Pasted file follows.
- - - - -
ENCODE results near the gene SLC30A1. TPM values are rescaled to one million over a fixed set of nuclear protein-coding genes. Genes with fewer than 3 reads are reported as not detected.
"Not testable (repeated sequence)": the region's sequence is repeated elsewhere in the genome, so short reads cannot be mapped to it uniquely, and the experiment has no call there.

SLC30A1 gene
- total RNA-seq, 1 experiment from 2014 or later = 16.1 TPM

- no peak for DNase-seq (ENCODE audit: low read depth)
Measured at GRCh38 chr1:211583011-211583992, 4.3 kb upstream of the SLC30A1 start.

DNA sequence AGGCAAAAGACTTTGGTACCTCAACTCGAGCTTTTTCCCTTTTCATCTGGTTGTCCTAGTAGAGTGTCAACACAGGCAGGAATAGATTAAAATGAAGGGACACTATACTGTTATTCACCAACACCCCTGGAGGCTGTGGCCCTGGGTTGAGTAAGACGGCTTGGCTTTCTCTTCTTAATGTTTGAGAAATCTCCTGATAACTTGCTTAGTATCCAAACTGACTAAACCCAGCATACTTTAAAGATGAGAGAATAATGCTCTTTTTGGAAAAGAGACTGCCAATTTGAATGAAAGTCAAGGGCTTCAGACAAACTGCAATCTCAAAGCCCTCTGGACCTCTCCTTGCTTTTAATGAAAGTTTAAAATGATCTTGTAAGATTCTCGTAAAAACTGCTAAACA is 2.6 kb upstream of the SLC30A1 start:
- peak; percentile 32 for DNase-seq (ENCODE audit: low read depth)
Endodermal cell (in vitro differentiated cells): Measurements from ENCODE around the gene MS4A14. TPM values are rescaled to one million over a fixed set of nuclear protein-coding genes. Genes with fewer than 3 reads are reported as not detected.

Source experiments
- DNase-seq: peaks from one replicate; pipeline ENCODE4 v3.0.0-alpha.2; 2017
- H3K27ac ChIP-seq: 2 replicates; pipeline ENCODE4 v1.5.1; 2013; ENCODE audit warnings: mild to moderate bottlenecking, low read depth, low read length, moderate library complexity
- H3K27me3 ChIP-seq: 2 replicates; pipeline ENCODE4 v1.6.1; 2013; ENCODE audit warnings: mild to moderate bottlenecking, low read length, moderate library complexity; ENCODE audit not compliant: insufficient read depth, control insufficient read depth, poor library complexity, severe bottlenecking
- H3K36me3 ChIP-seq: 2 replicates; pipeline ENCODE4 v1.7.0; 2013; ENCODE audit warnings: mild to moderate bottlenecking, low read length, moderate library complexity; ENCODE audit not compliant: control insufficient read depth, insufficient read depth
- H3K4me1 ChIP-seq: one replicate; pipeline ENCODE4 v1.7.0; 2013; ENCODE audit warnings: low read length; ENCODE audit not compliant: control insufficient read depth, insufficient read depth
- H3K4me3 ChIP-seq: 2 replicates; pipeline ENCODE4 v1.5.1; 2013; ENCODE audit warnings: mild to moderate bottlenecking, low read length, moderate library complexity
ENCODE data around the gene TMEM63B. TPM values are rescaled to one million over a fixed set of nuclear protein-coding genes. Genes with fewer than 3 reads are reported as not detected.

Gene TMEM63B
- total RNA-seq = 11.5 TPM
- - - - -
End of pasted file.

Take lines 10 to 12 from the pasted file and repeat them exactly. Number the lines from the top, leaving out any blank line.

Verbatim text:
Source experiments
- DNase-seq: peaks from one replicate; pipeline ENCODE4 v3.0.0-alpha.2; 2017
- H3K27ac ChIP-seq: 2 replicates; pipeline ENCODE4 v1.5.1; 2013; ENCODE audit warnings: mild to moderate bottlenecking, low read depth, low read length, moderate library complexity